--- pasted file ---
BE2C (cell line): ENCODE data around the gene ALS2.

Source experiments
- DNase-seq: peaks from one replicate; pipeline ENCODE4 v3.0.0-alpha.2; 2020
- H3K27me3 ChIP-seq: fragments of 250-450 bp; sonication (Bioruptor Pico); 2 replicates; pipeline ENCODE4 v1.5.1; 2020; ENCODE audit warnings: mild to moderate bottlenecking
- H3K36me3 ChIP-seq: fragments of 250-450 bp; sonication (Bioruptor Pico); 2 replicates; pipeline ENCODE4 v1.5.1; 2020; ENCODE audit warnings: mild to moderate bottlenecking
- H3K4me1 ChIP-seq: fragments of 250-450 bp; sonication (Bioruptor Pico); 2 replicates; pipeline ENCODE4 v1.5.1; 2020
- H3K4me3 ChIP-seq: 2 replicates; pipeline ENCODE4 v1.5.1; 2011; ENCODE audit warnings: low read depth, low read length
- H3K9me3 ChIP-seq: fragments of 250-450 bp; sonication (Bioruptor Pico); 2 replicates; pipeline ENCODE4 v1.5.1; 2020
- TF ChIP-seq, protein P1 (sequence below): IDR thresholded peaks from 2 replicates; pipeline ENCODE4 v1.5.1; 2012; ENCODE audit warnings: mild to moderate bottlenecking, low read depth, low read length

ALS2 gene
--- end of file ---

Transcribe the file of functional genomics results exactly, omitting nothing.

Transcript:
BE2C (cell line): ENCODE data around the gene ALS2.

Source experiments
- DNase-seq: peaks from one replicate; pipeline ENCODE4 v3.0.0-alpha.2; 2020
- H3K27me3 ChIP-seq: fragments of 250-450 bp; sonication (Bioruptor Pico); 2 replicates; pipeline ENCODE4 v1.5.1; 2020; ENCODE audit warnings: mild to moderate bottlenecking
- H3K36me3 ChIP-seq: fragments of 250-450 bp; sonication (Bioruptor Pico); 2 replicates; pipeline ENCODE4 v1.5.1; 2020; ENCODE audit warnings: mild to moderate bottlenecking
- H3K4me1 ChIP-seq: fragments of 250-450 bp; sonication (Bioruptor Pico); 2 replicates; pipeline ENCODE4 v1.5.1; 2020
- H3K4me3 ChIP-seq: 2 replicates; pipeline ENCODE4 v1.5.1; 2011; ENCODE audit warnings: low read depth, low read length
- H3K9me3 ChIP-seq: fragments of 250-450 bp; sonication (Bioruptor Pico); 2 replicates; pipeline ENCODE4 v1.5.1; 2020
- TF ChIP-seq, protein P1 (sequence below): IDR thresholded peaks from 2 replicates; pipeline ENCODE4 v1.5.1; 2012; ENCODE audit warnings: mild to moderate bottlenecking, low read depth, low read length

ALS2 gene